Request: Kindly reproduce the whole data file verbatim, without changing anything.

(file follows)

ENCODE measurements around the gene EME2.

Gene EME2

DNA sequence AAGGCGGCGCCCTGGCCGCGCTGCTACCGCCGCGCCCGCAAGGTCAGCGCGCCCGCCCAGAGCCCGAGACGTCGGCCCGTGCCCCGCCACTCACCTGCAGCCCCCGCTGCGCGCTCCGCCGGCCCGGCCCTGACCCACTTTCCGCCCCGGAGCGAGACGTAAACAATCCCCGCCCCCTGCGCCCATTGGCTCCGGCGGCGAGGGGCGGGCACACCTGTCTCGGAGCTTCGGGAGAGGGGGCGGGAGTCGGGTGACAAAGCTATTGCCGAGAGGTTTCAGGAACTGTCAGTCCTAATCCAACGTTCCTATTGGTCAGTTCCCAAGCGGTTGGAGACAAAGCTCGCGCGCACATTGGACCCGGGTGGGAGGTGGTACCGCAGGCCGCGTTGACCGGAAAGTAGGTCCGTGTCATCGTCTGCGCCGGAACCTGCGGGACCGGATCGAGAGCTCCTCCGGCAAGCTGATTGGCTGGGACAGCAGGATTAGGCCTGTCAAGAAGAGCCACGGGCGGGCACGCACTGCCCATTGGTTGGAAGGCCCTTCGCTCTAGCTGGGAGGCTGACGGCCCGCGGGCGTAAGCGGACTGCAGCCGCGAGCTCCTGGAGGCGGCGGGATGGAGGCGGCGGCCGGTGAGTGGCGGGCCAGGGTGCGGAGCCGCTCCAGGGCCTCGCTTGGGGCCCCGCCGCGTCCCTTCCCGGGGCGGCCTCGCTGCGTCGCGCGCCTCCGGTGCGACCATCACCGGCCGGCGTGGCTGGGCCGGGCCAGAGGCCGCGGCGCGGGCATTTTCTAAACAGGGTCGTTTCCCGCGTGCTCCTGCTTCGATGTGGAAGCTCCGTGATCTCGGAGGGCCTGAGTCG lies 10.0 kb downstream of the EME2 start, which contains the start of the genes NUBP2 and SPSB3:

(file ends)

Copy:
ENCODE measurements around the gene EME2.

Gene EME2

DNA sequence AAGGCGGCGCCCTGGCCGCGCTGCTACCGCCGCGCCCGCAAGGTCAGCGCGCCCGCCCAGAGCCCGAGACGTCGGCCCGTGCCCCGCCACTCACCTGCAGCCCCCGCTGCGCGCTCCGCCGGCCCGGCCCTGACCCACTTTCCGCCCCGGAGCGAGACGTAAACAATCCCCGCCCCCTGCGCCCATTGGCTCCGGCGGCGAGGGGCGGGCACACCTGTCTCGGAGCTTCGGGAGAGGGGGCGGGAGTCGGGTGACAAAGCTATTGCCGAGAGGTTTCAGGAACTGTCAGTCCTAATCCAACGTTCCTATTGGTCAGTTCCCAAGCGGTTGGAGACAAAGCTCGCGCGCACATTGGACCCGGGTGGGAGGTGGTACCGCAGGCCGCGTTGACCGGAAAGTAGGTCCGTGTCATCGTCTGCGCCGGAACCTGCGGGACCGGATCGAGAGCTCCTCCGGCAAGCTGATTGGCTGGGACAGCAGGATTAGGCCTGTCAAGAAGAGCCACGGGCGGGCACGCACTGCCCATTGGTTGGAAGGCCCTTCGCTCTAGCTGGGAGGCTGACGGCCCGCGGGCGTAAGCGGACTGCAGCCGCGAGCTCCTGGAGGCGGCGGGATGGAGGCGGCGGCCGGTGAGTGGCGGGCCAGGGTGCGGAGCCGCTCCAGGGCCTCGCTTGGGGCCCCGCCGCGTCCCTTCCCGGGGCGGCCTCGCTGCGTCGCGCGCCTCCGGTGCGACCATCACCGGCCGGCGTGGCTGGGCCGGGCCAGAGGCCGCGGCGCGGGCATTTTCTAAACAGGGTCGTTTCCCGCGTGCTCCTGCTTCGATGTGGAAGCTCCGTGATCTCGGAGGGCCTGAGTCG lies 10.0 kb downstream of the EME2 start, which contains the start of the genes NUBP2 and SPSB3: